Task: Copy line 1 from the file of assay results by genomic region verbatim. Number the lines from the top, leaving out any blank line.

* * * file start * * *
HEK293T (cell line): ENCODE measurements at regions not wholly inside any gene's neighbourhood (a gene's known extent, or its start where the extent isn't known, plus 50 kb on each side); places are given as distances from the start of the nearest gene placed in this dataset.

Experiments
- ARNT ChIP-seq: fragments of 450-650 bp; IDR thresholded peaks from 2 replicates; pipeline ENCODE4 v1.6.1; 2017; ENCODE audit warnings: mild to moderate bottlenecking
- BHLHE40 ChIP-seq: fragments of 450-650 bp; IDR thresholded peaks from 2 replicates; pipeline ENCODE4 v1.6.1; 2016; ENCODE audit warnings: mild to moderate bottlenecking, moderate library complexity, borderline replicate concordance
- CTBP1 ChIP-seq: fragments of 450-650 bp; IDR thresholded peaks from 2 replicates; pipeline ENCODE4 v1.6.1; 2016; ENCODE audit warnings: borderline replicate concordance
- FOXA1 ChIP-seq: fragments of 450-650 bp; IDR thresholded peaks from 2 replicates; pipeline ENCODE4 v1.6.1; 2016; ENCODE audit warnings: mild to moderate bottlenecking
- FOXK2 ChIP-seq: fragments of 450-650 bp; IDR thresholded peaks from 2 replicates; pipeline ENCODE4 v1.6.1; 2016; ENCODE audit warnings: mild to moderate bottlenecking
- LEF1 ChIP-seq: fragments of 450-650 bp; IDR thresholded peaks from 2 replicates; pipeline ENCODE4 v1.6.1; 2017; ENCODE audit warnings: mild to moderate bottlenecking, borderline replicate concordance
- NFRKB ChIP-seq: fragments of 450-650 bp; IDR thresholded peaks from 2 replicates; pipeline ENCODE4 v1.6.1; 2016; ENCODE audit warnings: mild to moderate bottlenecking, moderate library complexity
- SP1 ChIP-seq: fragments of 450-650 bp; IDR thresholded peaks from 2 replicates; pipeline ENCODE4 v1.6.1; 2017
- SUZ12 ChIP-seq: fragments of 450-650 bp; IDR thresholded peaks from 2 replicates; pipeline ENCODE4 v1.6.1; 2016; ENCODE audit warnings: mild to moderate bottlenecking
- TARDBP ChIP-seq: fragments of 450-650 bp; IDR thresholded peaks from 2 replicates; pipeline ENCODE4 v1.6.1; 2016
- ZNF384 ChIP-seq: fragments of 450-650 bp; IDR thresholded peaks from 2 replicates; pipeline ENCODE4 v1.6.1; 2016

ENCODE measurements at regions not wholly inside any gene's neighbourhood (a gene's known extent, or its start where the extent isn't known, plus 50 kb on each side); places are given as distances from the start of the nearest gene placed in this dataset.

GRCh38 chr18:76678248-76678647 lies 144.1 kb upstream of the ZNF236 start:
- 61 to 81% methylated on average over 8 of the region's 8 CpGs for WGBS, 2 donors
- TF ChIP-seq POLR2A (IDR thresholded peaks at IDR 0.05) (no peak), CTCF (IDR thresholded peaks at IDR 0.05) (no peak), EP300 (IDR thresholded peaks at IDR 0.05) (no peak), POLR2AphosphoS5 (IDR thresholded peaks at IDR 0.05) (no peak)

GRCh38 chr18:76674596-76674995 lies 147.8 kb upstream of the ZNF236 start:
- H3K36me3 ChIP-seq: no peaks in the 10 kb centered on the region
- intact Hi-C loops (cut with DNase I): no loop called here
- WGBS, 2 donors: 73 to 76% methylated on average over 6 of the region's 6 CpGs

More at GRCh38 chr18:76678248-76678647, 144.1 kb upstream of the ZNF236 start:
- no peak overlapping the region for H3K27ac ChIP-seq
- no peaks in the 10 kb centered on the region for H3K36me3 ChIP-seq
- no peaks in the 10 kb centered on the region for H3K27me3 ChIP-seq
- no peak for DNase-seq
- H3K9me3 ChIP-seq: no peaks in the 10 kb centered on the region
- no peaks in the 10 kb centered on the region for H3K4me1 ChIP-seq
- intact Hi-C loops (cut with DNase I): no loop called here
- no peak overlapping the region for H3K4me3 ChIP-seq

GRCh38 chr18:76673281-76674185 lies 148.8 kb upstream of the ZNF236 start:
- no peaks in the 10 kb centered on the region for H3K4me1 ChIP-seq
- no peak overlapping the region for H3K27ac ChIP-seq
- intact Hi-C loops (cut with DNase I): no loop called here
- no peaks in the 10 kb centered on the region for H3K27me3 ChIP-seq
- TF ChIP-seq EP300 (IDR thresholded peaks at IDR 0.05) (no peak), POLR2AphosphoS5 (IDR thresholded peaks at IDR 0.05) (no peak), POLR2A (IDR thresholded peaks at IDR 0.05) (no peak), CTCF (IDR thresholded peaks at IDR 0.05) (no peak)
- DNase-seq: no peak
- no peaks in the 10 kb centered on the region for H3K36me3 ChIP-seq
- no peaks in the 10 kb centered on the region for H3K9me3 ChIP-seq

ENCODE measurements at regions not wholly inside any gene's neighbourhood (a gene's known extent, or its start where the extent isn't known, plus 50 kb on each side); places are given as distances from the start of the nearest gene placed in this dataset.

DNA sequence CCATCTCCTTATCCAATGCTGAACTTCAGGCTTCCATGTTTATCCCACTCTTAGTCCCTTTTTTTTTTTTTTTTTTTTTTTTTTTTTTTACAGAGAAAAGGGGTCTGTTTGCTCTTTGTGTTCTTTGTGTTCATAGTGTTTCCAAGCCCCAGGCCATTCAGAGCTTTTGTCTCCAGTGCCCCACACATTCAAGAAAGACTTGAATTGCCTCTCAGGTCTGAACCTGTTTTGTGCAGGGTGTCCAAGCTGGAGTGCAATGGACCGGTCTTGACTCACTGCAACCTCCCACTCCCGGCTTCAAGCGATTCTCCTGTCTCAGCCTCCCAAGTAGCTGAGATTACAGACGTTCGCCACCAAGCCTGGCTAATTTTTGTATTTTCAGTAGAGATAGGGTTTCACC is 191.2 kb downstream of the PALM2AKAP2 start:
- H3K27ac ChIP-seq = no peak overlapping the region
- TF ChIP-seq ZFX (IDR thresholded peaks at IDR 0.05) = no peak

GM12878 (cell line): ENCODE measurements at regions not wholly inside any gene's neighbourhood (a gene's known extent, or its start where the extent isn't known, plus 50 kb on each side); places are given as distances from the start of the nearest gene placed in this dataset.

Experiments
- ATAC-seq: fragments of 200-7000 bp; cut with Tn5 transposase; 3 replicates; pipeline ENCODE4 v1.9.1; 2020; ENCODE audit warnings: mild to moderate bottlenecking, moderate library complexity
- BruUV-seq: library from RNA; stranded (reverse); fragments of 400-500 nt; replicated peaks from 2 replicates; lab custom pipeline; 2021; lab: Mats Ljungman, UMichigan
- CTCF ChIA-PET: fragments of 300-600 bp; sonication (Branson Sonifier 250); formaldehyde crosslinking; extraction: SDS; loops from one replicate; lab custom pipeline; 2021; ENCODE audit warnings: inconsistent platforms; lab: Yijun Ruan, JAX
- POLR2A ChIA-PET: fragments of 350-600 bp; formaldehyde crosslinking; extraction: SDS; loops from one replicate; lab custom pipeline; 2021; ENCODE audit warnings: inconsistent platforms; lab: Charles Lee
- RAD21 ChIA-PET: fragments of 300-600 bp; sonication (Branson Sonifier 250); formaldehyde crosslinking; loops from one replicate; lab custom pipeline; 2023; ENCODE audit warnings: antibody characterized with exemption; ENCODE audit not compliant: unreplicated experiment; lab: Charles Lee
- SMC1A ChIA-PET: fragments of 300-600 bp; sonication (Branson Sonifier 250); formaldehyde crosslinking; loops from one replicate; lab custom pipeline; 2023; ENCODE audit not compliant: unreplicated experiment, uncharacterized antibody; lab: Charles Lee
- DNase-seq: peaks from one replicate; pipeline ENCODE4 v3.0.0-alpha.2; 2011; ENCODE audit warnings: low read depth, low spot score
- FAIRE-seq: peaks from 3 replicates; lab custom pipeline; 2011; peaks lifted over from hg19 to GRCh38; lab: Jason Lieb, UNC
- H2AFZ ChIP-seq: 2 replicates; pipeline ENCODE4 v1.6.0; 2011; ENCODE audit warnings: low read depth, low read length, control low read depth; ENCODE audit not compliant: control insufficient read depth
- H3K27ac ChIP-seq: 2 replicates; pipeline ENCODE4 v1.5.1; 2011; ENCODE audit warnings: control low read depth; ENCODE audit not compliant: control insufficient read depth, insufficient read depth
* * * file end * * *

HEK293T (cell line): ENCODE measurements at regions not wholly inside any gene's neighbourhood (a gene's known extent, or its start where the extent isn't known, plus 50 kb on each side); places are given as distances from the start of the nearest gene placed in this dataset.